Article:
Setting up VMware vCloud Director 9.5 for Cross-VDC Networking

In this post, I will be reviewing the necessary steps to support Cross-VDC Networking inside of VMware vCloud Director 9.5. These are fairly straightforward since it aligns to the standard requirements set forth from Cross-vCenter NSX.


  1. Multi-Site management must be configured between the vCloud Director instances. I will try to add a post on establishing this at a later time.
  2. Ensure you have a unique vCloud Director installation ID. If you have duplicate IDs, this can lead to MAC address conflicts. Fojta did a blog post on updating your ID – please accomplish this before continuing.

Cross-vCenter NSX Configuration

vCD 9.5 does require a standard Cross-vCenter NSX configuration implemented between the resource/payload vCenters before we can do any configuration at the vCloud Director level.

There are many guides out there, but here’s a link to the official VMware documentation on setting up cross-vCenter NSX. 

This can be a single or multi-SSO domain topology. In my environment, here’s what I’ve configured between my two sites: Site-A and Site-B.

  1. From the Networking and Security plugin, I’ve assigned my Site-A NSX Manager while linking Site-B NSX Manager as the secondary instance – 
  2. From there, I need to establish my Universal Segment ID pool and Transport Zone.
  3. Keep in mind you do not want to overlap with an existing Segment ID pool, so pick a number that’s high enough (or out of reach from other pools) – 
  4. From the Transport Zone screen, I’ve created my new Transport Zone named “Universal-TZ” – 
  5. Now I’m ready to connect it to my respective clusters on Site-A and Site-B. Keep in mind I need to hit the drop down for the NSX Manager and attach the respective cluster at your secondary (or additional) location.
  6.  That’s it! Onto the next configuration which is at the vCloud Director level.

vCloud Director Initial Provider Setup

In this step, we need to assign the correlated NSX Manager to each vCenter instance that’s participating in the Cross-VDC networking solution. I will be showing how I’ve done this for my two sites, Site-A and Site-B, while establishing a fault domain.

  1. From my Site-A, navigate to System -> Manage & Monitor -> vSphere Resources -> vCenters – 
  2. We are going to right click, go to Properties of this vCenter – 
  3. From there, we need to go the NSX Manager tab. This is where we populate the following:
    1. Host/IP of NSX Manager
    2. Admin username
    3. Admin password
    4. Control VM Resource Pool vCenter Path – this can be either the MOref object id OR the ‘Cluster/RP’ path – I chose the former.
    5. Control VM Datastore Name – full name
    6. Control VM Management Interface Name – again, full name
    7. Network Provider Scope – now this is where we establish a fault domain. This Network Provider Scope could cover one or many vCenters in a single vCloud Instance. However, when we establish the vdc-Group, we must have a minimum of two different/unique fault domains (or network provider scope) inside of the created vdc-Group.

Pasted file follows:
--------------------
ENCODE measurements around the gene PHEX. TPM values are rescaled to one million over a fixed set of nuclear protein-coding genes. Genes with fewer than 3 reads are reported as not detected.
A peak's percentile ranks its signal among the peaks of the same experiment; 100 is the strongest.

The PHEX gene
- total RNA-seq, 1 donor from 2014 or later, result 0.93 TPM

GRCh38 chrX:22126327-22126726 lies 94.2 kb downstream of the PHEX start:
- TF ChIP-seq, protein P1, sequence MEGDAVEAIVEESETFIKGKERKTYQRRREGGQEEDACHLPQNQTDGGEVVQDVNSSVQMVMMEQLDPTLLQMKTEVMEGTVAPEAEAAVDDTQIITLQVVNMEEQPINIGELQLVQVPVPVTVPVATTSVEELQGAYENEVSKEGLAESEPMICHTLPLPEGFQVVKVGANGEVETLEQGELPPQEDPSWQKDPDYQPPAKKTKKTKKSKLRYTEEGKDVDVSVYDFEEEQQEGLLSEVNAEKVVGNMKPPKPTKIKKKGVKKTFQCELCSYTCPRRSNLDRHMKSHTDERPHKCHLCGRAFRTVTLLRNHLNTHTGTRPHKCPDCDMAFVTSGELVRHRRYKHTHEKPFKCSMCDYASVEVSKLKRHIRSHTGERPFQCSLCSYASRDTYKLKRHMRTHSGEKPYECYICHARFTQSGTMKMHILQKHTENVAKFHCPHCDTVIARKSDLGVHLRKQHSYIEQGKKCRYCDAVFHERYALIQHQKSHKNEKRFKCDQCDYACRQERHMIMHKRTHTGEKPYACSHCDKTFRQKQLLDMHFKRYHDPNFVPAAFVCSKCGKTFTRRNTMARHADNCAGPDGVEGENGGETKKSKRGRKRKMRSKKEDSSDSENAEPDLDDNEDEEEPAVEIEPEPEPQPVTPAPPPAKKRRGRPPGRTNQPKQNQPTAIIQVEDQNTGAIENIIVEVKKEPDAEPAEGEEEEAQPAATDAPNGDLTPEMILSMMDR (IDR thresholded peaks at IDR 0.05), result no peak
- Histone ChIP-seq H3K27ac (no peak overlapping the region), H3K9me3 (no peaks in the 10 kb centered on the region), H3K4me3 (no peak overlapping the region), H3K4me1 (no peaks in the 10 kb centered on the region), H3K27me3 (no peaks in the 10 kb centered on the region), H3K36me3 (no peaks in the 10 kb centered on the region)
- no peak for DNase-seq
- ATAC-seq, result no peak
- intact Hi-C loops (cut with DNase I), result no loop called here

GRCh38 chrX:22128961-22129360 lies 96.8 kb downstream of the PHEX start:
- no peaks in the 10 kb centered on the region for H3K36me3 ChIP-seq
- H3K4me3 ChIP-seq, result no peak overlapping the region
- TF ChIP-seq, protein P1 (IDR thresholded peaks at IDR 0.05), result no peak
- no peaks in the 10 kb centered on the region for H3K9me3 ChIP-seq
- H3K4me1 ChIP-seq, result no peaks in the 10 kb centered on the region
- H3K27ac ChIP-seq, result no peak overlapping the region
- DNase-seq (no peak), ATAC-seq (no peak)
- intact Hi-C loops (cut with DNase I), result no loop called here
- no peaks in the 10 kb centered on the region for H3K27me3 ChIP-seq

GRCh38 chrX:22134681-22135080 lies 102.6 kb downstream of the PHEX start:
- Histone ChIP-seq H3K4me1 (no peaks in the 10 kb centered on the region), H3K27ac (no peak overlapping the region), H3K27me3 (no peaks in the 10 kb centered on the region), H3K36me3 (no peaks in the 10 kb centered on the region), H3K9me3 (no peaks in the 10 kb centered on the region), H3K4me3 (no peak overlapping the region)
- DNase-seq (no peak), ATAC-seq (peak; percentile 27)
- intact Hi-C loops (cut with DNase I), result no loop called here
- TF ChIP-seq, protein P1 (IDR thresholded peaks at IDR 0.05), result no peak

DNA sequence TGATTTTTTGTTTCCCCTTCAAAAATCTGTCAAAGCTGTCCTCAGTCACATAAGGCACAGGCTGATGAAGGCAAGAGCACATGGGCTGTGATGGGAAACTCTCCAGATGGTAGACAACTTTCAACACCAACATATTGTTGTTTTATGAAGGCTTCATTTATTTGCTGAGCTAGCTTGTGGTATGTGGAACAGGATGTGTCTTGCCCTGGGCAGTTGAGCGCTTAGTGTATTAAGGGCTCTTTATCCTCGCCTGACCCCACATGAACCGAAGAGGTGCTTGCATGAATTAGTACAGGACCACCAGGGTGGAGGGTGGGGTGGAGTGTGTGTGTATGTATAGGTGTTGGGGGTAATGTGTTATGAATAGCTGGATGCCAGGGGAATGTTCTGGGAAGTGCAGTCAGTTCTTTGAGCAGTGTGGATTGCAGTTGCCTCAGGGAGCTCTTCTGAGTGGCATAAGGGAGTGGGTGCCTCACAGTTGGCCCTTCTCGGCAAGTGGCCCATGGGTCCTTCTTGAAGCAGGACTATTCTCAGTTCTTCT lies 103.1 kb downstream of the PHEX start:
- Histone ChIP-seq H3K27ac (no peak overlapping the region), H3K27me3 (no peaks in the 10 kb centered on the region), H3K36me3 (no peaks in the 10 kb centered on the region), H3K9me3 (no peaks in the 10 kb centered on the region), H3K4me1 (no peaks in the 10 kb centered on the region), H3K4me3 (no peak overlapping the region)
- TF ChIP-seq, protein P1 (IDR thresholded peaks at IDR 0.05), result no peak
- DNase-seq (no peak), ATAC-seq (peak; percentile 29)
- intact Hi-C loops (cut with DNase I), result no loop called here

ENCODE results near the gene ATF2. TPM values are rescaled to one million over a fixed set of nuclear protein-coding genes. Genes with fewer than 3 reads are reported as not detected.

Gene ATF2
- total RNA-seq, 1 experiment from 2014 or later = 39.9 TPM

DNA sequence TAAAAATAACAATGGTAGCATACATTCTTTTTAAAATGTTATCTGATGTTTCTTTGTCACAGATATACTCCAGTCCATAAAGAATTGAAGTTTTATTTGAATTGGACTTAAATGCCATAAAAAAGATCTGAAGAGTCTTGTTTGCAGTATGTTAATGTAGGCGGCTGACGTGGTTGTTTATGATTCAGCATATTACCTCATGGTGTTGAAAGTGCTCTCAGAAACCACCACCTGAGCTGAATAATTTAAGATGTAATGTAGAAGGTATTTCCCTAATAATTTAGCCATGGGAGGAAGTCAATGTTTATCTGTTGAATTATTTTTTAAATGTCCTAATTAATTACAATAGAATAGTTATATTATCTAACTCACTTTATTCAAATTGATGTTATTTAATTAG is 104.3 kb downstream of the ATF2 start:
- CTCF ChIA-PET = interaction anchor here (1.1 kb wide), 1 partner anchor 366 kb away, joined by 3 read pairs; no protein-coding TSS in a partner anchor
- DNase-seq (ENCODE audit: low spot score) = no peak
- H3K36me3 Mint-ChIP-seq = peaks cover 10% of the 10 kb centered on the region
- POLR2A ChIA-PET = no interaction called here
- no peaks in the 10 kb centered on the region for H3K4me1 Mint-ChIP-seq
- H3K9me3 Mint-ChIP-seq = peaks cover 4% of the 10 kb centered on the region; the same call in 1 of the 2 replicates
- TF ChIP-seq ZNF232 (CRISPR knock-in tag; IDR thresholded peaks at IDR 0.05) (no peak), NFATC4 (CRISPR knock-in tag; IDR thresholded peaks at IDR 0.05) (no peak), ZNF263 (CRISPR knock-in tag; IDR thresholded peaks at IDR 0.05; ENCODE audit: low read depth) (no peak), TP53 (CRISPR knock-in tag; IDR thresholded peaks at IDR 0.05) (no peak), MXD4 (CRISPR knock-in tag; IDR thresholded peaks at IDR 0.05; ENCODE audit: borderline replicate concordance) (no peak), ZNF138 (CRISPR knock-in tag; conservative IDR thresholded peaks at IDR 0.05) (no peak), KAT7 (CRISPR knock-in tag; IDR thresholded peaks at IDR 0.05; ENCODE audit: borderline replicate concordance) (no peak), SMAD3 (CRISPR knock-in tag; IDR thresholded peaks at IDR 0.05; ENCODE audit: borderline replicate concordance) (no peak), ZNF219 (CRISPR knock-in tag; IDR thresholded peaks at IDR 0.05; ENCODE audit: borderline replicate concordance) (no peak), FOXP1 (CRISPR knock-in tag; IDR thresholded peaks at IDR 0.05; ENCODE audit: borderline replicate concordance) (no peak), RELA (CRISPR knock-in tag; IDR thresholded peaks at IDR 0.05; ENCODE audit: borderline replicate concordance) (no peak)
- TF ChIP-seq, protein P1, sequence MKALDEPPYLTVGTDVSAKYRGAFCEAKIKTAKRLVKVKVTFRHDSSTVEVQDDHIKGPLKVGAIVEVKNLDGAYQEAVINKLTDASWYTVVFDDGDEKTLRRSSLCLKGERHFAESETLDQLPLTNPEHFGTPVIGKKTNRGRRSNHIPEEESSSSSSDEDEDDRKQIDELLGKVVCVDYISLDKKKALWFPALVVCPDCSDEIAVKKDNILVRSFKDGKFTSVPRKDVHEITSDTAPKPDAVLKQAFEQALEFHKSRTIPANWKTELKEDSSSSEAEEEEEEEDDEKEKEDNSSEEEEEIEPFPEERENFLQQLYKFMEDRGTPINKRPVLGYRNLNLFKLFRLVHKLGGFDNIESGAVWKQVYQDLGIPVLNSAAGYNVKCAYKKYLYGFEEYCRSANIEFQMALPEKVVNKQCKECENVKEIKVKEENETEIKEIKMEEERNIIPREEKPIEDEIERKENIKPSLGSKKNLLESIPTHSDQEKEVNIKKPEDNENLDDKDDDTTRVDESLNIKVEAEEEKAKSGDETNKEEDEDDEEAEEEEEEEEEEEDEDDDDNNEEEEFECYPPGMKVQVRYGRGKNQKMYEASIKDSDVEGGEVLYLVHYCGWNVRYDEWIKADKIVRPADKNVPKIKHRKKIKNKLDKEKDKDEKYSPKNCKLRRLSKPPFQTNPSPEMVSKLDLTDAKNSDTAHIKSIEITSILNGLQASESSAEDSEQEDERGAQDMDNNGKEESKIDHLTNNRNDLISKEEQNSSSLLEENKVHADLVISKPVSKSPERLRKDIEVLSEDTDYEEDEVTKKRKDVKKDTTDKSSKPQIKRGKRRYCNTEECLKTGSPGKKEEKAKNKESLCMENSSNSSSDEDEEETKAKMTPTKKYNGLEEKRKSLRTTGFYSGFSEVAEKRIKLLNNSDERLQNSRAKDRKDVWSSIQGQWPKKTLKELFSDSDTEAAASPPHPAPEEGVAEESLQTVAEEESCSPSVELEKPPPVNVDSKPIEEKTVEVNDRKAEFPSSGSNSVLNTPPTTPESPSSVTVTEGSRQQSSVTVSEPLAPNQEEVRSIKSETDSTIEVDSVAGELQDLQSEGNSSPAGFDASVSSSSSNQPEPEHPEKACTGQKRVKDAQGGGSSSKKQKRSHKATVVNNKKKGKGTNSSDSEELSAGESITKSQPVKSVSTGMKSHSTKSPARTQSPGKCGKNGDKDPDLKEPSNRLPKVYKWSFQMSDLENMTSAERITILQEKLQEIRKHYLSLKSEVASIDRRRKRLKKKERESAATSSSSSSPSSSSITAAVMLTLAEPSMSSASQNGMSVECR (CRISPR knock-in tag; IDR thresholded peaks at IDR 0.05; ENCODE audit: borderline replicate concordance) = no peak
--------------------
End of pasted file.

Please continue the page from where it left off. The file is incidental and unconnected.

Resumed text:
4. Now, on my Site-B, I will configure my respective properties along with a Network Provider Scope of “region-b” – 
  5. Great! Next step is to add the Universal Transport Zone as a new network pool on each vCD instance. This is purely importing the created Universal-TZ and moving on, so very easy – 
  6. That’s it – now we are ready to enable a specific orgVDC for cross-VDC networking.

Enabling an orgVDC for Cross-VDC Networking

This is a very simple process – really just enable it on a per orgVDC basis.

  1. Go to your orgVDCs and right click on the orgVDC you want to enable cross-VDC Networking on. For example, I am enabling this on my Daniel oVDC’s – 
  2. Click on the Network Pool and Services sub-tab and you’ll see a new box below the Network Pool that states ‘Enable Cross VDC Networking (Using Network Pool “<Universal-TZ-Pool>”‘ Check this box.
    1. This still allows for local oVDC network creation using the traditional network pool as stated in the screenshot above – this is not a complete conversion to the Universal Transport Zone.
  3. Now, enabling this on my Site-B – 

Permissions/Rights required for Cross-VDC Networking

As discussed in the previous blog post, there are specific rights and roles required for Cross-VDC networking that are not enabled by default for the organization administrator. Please review these before the tenant utilizes Cross-VDC networking.

Cross-VDC Networking Permissions Review

Creation of the initial Cross-VDC Group

Now we are ready to test the creation of a new Cross-VDC group.

  1. Let’s log into the Tenant UI and we should see the Datacenter Groups from the context switching menu – 
  2. Now, I can create my first Cross-VDC group and start establishing my egress points. Awesome! 

More to come here on the Cross-VDC networking capabilities within vCD 9.5 from myself, Wissam Mahmassani, and Abhinav Mishra. Thanks!


A New VMware Badge Appears: VMware Specialist – Cloud Provider 2019

Many of you may be aware of the new VMware Specialist – Cloud Provider badge. However, I am going to spend some time to highlight the effort and provide some guidance on this new badge/exam. Also, it’s officially announced with many of our other great announcements at VMware Europe!

What is it?

Well, the Specialist Cloud Provider badge is a renewed effort that the VMware Cloud Provider team is establishing a solid, fundamental certification/qualification platform for our Cloud Service Providers. This is the first step on setting a level of qualification to present solution knowledge around the VMware Cloud Provider Program (VCPP) stack and solution-set, especially VMware vCloud Director for Service Providers 9.x.

This is an online, un-proctored, exam that can be scheduled through Pearson Vue. The only prerequisite we’ve established is an active VCP certification. I was honored to be part of the team to develop this exam while Wade Holmes led the overall effort with many of my esteemed peers. It is 40 questions and you have 60 minutes for the exam.

What does it cover?

Just like with any other VMware certification – read, read, and read the blueprint: all of the answers are there. I believe the team did a great job of putting many links into this blueprint for material to prepare for. However, I’m going to highlight a few points that everyone should be aware of –